As a budding stylist, Kevin Moser was obsessed with Madonna, an outsized figure whose grasp of branding and command of image made her last name irrelevant. To his own clients, he was simply Kevin — the colorist Belle Meade socialites just had to book for the season's key events. Last week, among sprays of white lilies, more than 200 people filed into Vanderbilt's Benton Chapel to send him off the way clients typically left his care: in style.
To the outside world, Moser was best known as a successful hairstylist whose thriving salon catered to the city's social set. The Swan Ball, for him, was like Black Friday for retailers. But friends say his clientele, like his large circle of acquaintances, came from all corners. Moser, who died of natural causes on June 28, at the age of 44, was a stranger to no one.
"Kevin was the type of person that, whether he was greeting you for the first time or not, he made you feel like he cared about you and loved you," recalls Moser's partner, Scott Stalker. "He was generous and kind with his whole being."
Born in Jacksonville, Fla., and raised in Chattanooga, Virginia Beach and Crossville, Tenn., Moser attended MTSU before moving to Nashville in 1996, learning his craft at Jon Nave University of Cosmetology. Described by friends as uniquely gifted with both creativity and entrepreneurial spirit, he opened his first salon in the upscale boutique Jamie. In 2000 he opened Element Salon in Green Hills, encouraging many employees to flourish under his instruction.
At the time of his unexpected death, Moser had developed a reputation as one of the city's top stylists. Readers named Moser "Best Hair Stylist" in the Scene's Best of Nashville poll for the past two consecutive years, and Element was repeatedly voted one of the top 100 salons in the country by Elle magazine. In her 2008 book How Not To Look Old, the late style maven Charla Krupp cited Element as the place "where the discriminating ladies of Belle Meade get gorgeous."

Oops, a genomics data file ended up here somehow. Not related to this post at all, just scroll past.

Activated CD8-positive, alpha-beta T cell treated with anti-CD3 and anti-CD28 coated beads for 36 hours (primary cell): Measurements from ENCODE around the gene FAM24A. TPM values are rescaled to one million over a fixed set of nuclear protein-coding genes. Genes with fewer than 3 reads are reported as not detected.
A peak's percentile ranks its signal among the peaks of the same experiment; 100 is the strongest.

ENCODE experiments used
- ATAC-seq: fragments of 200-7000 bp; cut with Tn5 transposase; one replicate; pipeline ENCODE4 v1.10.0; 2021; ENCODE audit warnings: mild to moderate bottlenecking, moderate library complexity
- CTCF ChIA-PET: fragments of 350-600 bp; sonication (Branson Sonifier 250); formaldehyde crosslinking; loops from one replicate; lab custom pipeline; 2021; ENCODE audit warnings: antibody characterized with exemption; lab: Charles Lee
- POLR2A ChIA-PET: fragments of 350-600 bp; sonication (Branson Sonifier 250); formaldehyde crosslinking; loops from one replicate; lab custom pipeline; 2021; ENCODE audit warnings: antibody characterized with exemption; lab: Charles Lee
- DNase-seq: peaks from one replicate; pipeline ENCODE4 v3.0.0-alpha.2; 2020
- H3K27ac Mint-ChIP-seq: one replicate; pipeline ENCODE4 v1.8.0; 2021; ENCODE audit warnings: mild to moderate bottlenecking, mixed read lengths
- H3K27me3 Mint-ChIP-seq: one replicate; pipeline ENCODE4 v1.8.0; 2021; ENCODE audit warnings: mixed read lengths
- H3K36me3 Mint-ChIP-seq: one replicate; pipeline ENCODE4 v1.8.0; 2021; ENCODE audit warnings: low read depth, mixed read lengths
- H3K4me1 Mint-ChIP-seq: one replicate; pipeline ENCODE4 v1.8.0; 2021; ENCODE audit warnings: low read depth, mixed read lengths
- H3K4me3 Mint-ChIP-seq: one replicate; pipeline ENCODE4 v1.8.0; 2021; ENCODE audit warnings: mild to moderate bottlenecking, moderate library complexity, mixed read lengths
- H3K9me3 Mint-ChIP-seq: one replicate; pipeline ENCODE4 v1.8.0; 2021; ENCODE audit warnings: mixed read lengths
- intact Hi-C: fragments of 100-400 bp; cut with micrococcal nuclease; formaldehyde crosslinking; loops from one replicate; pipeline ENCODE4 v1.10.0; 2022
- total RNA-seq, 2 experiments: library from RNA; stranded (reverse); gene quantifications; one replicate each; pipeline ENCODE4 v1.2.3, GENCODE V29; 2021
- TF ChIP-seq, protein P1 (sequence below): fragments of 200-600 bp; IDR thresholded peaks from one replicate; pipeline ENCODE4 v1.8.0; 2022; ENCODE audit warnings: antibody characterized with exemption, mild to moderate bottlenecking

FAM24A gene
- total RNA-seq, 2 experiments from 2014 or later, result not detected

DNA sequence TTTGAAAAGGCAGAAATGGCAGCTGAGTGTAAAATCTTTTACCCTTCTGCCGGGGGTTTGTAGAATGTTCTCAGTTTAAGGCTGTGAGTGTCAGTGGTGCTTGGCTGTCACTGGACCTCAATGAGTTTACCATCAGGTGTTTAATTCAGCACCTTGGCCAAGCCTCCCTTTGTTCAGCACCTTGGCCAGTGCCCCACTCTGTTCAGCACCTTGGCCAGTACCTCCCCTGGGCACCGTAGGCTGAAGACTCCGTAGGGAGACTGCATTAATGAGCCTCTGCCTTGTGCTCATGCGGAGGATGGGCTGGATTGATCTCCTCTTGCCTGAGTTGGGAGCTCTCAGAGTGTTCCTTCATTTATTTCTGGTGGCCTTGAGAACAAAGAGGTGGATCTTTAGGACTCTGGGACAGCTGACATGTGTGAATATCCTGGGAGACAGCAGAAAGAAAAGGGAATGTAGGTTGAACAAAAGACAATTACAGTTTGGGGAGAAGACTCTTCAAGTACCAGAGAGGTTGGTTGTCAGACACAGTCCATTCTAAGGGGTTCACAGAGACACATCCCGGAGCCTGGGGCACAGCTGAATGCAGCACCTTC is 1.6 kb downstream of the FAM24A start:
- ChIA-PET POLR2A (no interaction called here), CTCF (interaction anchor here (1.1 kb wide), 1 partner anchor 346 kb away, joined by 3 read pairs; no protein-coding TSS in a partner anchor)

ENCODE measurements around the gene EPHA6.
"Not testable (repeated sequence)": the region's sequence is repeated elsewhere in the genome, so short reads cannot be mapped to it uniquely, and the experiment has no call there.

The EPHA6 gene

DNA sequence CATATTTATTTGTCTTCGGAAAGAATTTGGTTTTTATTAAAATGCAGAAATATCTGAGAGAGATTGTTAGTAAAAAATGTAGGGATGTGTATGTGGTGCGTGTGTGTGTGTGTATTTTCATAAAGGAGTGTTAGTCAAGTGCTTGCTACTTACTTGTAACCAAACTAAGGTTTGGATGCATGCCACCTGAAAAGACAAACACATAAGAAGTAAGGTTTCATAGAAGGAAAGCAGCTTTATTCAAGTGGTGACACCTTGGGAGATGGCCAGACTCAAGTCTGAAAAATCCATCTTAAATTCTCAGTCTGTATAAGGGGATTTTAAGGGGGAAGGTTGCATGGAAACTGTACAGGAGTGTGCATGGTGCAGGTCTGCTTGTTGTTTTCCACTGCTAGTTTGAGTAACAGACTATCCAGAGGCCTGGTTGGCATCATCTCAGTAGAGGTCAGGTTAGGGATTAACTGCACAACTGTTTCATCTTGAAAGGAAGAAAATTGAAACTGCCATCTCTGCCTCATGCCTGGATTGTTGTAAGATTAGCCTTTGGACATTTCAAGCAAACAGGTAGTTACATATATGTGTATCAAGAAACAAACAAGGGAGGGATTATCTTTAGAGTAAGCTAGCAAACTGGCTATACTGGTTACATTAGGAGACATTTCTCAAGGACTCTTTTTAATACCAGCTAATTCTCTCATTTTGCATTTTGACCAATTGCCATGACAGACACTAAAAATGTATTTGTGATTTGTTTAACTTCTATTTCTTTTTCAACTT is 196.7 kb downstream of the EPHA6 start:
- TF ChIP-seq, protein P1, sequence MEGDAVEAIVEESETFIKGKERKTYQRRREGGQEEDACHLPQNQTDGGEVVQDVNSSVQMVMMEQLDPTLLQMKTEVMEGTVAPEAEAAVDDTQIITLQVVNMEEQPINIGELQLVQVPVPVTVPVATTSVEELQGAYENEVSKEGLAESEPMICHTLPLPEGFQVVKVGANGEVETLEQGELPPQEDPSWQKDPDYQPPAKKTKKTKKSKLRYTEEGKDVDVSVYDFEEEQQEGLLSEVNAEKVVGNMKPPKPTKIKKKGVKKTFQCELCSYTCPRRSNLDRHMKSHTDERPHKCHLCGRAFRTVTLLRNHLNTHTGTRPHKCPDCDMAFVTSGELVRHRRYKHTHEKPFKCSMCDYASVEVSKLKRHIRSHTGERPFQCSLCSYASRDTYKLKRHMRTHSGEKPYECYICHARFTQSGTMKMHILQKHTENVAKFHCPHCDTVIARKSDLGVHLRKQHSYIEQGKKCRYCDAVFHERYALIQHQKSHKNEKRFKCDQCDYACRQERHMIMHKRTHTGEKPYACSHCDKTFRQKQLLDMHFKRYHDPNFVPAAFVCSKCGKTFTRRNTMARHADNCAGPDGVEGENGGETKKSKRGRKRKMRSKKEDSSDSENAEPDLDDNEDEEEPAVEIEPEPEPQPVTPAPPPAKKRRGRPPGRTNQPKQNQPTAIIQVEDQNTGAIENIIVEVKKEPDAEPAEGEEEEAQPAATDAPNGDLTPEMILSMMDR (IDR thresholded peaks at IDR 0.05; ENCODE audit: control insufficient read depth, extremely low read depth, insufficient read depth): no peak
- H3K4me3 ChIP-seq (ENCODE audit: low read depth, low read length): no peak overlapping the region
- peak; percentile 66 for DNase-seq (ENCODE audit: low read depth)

"He had a keen sense of design and style," says Scene publisher Mike Smith, a close friend of Moser's. "He would encourage you no matter what task you were undertaking." When Smith called him about being a salon sponsor of Nashville Fashion Week, he recalls, Moser said yes immediately.
"He knew it was something I had been working on and wanted to support me," Smith says. " 'If you're doing it, I'm in' — that was his approach in life."
Moser's half-sister, Stephanie Stoner, says that approach was there from the beginning, along with his kind heart and creative ambition.
"Kevin was such a sweet and loving brother," Stoner says. "One of my best memories as a child is Kevin dressing me up like Madonna with the wild hair, bangle bracelets, and ruffled skirts, and taking me all over town. He was always open and welcoming to me." Christy Gibson, a friend of Moser's for 20 years, laughs as she recalls slumber parties, movie nights, and other adventures with him during their days at MTSU.
"Kevin was so extremely generous, and so full of life," Gibson remembers. "If he couldn't find the words to tell you how he felt, he would find a way to show you," she says of the man she describes as her "best friend, Friday night date and ultimate backup plan."
But he was a stickler for style as a mode of expression you didn't switch on and off. Gibson, who served as a "mannequin head" for Moser when he was in school at Jon Nave, says he would never let her leave the house without heels and makeup, even if she was just going to the grocery store. Such attention to personal style as a seamless constant may explain his fascination with Madonna. Moser attended several Madonna concerts with Gibson and had plans to see the superstar again in October — proof of how sudden and startling his loss is.
"He will forever be in my heart," Stalker says. "I know that over time, the sadness will fade, but the impression he made on me as a best friend and partner will be as strong as the day we met." One of his longtime clients, Pat Ligon, fondly remembers him — by one name only, all that was needed — for his loyalty and his driven nature.
"Although Kevin was here for a short period of time, he aspired to accomplish great things," Ligon says. "Kevin, the most loyal and loving of friends, often stated that he wanted me, as well as my husband, to be proud of him. We are."
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